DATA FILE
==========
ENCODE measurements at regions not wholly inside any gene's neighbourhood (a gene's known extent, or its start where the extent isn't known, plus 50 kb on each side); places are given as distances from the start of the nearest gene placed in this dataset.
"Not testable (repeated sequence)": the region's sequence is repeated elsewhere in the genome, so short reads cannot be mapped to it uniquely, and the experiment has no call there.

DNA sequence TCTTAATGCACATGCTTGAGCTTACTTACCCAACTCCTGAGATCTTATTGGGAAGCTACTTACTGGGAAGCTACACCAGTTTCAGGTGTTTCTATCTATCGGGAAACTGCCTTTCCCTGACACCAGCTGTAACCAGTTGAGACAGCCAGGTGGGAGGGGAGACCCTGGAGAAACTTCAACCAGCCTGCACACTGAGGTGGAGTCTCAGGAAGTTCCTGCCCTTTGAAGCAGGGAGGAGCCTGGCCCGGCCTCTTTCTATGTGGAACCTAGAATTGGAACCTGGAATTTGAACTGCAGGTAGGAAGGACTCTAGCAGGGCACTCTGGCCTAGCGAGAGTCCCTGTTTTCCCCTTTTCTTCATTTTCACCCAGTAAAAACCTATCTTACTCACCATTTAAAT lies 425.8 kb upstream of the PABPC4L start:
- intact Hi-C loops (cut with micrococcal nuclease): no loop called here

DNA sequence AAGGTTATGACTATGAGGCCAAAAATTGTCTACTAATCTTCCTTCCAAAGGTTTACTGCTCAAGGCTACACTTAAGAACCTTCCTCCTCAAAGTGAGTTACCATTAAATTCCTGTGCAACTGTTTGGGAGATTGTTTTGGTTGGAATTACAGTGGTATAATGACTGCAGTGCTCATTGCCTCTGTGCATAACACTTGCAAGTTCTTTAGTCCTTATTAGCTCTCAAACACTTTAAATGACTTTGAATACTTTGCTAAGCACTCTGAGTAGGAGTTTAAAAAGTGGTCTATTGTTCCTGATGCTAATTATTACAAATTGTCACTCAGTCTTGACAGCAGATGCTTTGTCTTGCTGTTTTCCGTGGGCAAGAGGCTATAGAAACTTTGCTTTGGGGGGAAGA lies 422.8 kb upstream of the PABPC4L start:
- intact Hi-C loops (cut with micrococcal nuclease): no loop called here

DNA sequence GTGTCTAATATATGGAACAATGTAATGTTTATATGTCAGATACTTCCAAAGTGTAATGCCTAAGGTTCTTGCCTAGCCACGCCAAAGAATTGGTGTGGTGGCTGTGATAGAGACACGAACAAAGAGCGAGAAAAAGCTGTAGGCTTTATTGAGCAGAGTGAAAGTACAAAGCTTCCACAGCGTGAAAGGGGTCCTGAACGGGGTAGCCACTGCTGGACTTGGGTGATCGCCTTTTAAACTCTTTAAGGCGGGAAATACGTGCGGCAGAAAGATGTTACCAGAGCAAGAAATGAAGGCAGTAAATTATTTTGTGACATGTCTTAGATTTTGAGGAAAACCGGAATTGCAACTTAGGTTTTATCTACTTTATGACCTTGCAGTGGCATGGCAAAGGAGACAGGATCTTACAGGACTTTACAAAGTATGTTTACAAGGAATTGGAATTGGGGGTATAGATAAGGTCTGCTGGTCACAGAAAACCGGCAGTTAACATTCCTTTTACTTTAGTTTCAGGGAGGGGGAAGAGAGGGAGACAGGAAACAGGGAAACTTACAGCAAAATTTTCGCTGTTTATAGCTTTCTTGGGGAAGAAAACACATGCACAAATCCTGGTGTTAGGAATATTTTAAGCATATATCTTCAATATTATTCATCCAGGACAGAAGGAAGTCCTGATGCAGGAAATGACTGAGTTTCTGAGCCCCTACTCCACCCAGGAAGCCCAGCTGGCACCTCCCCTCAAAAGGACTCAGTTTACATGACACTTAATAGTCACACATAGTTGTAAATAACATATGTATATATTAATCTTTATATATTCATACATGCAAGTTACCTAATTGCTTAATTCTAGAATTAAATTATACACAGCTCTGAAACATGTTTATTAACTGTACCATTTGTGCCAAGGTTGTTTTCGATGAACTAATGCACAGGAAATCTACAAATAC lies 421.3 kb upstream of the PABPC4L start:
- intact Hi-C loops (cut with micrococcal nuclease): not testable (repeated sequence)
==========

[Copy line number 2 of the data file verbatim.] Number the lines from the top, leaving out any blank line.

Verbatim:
"Not testable (repeated sequence)": the region's sequence is repeated elsewhere in the genome, so short reads cannot be mapped to it uniquely, and the experiment has no call there.